Edward thinks that he can fight off Demetri, which we know he can’t from everything they’ve said about the Volturri. The shining light of this chapter comes from Alice after Emmett and Edward fist bump (seriously) over this plan, “Idiots.”

I’m sure in their history no one has ever thought of hiding from them. It’s like trying to return a cell phone you clumsily (re: drunkenly) dropped in the toilet, “I just stopped working I don’t know what happened.” That’s why they have that sticker, and I’m sure that a society of three thousand years old have dealt with someone in their history who just decided to not do what they say. Then again, if the Cullens are the smart vampires…maybe they haven’t.

So it’s voting time, in which a bunch of strangers get to decide Bella’s fate. Sure, why not, Bella basically ditched her dad on her birthday to be with these people so why not let them make the decision for her. Everyone but Rosalie and Edward vote yes. Rosalie’s reason doesn’t make sense but it’s telling of how real vampires work. She didn’t have a choice in the matter. Bella is asking so it doesn’t make sense that Rosalie’s reasoning is based around her own experience being supernaturally violated.

Carlisle votes yes but for the reason that if Edward wants to be with her it’s the only proper course of reasoning. I wish someone would bring up the fact that curing the blood lust is going to be an issue, but no one does because this book isn’t that thought out.

After everyone but two people vote yes, the duty falls to Alice to turn her. Shouldn’t Edward be the one to do it? Alice balks at her new responsibility and it turns into the familiar innuendo between them: “Alice…Where do you want to do this?”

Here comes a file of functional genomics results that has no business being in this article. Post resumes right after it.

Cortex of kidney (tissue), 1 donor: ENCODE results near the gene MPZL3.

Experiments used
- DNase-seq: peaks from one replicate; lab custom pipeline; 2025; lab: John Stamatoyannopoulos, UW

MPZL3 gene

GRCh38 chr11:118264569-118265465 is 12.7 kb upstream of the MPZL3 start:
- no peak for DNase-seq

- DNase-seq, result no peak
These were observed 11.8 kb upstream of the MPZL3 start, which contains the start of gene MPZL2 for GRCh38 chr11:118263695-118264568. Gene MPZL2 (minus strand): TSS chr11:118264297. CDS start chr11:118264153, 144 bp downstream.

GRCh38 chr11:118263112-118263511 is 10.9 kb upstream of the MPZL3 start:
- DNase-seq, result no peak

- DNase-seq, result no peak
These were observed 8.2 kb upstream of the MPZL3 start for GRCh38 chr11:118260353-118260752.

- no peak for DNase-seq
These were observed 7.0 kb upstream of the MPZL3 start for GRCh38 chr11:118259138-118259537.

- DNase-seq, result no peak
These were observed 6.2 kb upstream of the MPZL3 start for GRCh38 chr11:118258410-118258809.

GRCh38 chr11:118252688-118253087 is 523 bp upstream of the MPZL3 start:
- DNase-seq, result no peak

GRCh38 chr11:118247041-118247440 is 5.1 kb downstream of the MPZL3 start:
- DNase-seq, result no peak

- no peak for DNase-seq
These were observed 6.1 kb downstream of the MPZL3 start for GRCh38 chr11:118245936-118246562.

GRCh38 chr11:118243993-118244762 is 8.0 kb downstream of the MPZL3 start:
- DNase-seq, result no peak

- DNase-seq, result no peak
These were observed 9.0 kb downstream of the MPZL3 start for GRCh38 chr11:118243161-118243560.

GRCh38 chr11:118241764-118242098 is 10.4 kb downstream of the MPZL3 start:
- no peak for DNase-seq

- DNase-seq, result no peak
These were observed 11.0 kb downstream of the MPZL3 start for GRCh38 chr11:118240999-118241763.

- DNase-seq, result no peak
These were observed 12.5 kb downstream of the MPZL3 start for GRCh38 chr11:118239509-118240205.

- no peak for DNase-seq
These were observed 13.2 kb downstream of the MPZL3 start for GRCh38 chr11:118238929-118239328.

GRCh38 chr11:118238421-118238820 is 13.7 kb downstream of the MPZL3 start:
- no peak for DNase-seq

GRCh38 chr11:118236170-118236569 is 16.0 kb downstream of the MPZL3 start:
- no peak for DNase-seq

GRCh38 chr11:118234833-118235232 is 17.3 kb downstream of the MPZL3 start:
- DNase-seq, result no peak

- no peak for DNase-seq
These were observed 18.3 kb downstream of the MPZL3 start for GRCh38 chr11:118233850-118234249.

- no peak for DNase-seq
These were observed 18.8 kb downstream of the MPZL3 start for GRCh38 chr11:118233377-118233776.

Alice responds, “I don’t think I’m ready for that. I’ll need to prepare…”

Ok, that aside Alice isn’t ready? Ready for what? “I know, but…Seriously, Bella! I don’t have any idea how to not kill you.”

Not kill her? What the hell are you talking about? All James had to do in the last book was bite Bella on the finger. Alice herself explained in the last book that taking in the saliva was all it took. Isn’t that why Bella and Edward haven’t made out yet? What exactly is the process that she is avoiding? We are really supposed to forget everything we’ve been told up until now.

They then settle on turning Bella after she moves out of Charlie’s house. Someone finally remembered that he existed. First though, Edward decides to propose to Bella. Seriously this happens, but they’re going to wait two years for this to happen.

There’s an abrupt argument with Charlie back at his house where Bella explains that her and Edward are going to be together and that if he doesn’t like it she will leave. What a nice girl we have here. I seriously can’t explain how much I loathe this character right now. Charlie ought to explain things to her and she ought to listen, but somehow being a brat who basically thinks everyone owes her something is supposed to be laudable. What does anyone see in her?

Redemption (The New Moon Walkthrough Ch. 24)

April 1, 2012 Leave a comment

Late again, as usual. What’s not so usual is the why this time. I know I’ve blamed being late on everything from losing the book, to school work, to some kind of vacation, but this time is truly different. This time someone sacrificed a goat to the Muses because in once chapter everything kind of worked itself out. The first thing we have to do is pay attention to the date and time. Because it’s not day still.

Edward has done his not so creepy at all, stare at Bella while she sleeps and then they had a fight. A real fight, wherein Bella leaves the room saying that she is going to put it to a vote whether or not she gets turned into a vampire. Who is going to vote? Apparently the Cullens. That’s where the previous chapter ended.